The Women’s Annex Foundation is an organization that seeks to help increase digital literacy and further education using technology. They operate in Afghanistan, Egypt, Pakistan and Mexico and aim to connect women and children to the modern tools of the internet. To date, 55,000 students in 11 cities have been connected and their progress continues to grow and inspire as they expand globally.
The Women’s Annex works by setting up computer labs for women and children to go and utilize the internet. In the labs, they learn to use social media networks to express their thoughts, connect with other people and learn from each other.
In using social media, they’re taught to make well-thought out blogs, use the internet for research, and produce content like videos, blogs, photography and graphic design. When they share it on the Women’s Annex social media, their social impact is calculated daily and they are paid in bitcoin accordingly. As their bitcoin accumulates, they can use it to purchase things like amazon or skype gift cards or even withdraw the bitcoin.
Roya Mahboob explained why they use Bitcoin:
“At the beginning I had to carry cash and distribute it between users of Women’s Annex and Bitlanders, but it was dangerous. So we decide to look for another way that users can get direct payments; using western union was not affordable, mobile money didn’t work well and was not affordable either and in addition our female users didn’t have bank accounts.”
This organization inspired Italian entrepreneur and film maker Francesco Rulli and he used the model to build ‘BitLanders‘ (or previously known as the Film Annex). BitLanders is a social media platform that distributes revenue to its users as they engage each other.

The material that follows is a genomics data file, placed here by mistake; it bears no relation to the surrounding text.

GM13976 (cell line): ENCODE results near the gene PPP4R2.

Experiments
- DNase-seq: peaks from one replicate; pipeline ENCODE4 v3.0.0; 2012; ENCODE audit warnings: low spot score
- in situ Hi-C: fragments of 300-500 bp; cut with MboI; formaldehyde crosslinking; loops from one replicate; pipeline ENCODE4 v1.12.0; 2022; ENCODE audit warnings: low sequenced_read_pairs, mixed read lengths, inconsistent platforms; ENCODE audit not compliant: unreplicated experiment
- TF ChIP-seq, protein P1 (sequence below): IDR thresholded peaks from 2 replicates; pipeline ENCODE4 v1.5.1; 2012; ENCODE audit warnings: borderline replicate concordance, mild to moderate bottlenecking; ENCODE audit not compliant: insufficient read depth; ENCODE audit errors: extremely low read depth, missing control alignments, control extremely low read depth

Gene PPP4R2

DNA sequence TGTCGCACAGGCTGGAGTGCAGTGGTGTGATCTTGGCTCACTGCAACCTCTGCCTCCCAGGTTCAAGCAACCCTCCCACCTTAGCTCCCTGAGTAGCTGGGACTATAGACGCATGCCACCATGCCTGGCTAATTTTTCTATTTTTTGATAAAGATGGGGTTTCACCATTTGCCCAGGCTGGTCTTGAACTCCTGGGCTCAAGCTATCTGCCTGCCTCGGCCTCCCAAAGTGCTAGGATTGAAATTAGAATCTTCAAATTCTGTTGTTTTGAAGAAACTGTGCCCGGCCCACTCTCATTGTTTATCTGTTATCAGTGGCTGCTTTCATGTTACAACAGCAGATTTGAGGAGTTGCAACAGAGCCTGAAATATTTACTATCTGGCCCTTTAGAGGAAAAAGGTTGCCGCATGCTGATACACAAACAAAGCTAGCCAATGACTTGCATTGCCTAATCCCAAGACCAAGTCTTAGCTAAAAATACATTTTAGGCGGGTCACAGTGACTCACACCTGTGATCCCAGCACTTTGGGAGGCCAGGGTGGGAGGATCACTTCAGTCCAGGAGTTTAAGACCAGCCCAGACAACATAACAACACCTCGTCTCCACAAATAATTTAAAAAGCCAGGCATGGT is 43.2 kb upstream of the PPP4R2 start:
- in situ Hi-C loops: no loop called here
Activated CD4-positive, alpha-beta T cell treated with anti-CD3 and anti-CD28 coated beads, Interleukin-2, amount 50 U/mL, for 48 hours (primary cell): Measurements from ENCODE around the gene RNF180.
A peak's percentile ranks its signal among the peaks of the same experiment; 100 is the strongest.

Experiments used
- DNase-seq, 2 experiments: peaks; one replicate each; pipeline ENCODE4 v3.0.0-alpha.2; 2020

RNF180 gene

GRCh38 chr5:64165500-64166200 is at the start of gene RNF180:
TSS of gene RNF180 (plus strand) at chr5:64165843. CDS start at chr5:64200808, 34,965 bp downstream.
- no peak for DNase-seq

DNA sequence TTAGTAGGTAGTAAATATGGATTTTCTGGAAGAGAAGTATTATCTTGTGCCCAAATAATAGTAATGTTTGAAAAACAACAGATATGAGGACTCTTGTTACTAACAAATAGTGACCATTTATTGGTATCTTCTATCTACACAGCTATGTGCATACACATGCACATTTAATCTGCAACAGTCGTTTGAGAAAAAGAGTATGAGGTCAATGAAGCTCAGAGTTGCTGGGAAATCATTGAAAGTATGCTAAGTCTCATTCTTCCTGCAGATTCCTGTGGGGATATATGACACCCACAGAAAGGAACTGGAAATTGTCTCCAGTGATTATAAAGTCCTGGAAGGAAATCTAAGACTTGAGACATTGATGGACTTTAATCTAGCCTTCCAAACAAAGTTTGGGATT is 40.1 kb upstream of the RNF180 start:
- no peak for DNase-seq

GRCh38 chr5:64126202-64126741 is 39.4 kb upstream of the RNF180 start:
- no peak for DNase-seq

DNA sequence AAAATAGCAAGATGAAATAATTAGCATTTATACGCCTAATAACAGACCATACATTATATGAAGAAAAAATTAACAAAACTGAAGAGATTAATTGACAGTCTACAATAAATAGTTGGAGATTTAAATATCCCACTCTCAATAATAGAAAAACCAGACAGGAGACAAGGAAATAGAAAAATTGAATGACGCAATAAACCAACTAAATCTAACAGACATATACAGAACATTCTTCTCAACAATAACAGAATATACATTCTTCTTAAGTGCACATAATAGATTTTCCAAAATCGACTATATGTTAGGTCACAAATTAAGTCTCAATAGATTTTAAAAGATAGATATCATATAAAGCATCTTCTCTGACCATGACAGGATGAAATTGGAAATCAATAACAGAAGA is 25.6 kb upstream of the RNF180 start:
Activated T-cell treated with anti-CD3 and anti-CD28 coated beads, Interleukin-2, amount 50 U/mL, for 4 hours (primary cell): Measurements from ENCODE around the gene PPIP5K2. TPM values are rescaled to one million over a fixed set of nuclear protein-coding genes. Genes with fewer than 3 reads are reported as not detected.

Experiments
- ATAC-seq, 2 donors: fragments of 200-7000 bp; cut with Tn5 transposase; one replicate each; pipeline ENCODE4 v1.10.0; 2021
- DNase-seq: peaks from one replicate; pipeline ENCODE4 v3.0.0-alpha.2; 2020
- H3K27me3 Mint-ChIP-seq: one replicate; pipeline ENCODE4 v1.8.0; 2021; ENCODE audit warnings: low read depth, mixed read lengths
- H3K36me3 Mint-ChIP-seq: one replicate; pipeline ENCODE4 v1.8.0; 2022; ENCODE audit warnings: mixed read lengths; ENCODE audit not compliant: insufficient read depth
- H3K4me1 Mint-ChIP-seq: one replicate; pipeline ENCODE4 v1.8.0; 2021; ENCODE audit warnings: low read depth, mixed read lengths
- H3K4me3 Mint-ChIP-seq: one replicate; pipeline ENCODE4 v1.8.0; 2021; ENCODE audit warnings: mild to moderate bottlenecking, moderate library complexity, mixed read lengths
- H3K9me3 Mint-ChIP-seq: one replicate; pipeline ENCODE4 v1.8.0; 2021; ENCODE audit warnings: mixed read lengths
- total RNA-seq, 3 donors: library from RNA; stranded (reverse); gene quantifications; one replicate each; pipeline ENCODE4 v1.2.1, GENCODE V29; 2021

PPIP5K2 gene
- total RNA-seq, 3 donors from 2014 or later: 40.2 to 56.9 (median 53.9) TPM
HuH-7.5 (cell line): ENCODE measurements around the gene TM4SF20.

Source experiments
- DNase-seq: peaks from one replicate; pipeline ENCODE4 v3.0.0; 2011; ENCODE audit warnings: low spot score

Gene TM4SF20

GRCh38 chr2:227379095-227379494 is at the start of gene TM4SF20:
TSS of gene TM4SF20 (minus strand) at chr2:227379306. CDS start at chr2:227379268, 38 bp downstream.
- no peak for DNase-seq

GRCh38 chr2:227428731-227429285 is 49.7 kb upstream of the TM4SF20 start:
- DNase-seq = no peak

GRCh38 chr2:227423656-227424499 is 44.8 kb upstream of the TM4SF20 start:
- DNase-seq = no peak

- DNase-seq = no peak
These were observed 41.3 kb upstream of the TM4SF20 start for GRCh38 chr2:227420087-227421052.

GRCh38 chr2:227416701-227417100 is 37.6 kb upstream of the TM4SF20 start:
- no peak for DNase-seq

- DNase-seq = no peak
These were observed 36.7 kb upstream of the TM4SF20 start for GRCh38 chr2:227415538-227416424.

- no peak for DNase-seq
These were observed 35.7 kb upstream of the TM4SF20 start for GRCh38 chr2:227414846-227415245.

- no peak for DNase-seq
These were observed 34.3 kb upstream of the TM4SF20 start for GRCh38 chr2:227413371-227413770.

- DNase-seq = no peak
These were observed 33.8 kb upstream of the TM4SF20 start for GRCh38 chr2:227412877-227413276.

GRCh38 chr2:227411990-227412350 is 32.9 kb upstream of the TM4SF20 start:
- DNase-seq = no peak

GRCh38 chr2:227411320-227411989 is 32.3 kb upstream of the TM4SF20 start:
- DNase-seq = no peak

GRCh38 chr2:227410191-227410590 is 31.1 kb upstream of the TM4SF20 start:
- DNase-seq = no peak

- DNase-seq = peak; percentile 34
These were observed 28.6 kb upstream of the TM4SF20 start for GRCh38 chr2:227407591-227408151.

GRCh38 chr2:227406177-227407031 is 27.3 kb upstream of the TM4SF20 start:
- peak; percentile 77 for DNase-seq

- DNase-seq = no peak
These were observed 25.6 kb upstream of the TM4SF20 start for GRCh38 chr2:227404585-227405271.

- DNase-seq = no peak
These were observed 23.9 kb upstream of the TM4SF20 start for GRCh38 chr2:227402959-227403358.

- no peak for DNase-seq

I was able to speak with Fereshteh Forough, co-founder of the Women’s Annex Foundation. You can watch the interview below:
The Women’s Annex still has its obstacles. In an interview with Blockchain’s CEO Nic Cary, Fereshteh Forough talked about while English is a universal language, it would greatly help promote Bitcoin in Central Asia if there were more sites that implemented Farsi.
In my interview with Fereshteh, she also shared concerns about how the shipping and mailing infrastructure in many of the areas that the Women’s Annex functions is poor and many times unsafe. The Foundation is currently looking into ways to facilitate this process so that their members can receive their purchases in a quicker and safer fashion.
It’s times like these that the ‘privilege-baiting’ of sites like ThinkProgress and other ignorant blogs are smacked with the backhand of reality – that liberating money from centralized authorities and empowering people with technology is the power of Bitcoin. It is the power of developers and startups and individuals making a difference in their communities; both local and global.
If you want to donate, you can donate on their site or scan their QR code.
Last modified (UTC): August 16, 2014 03:23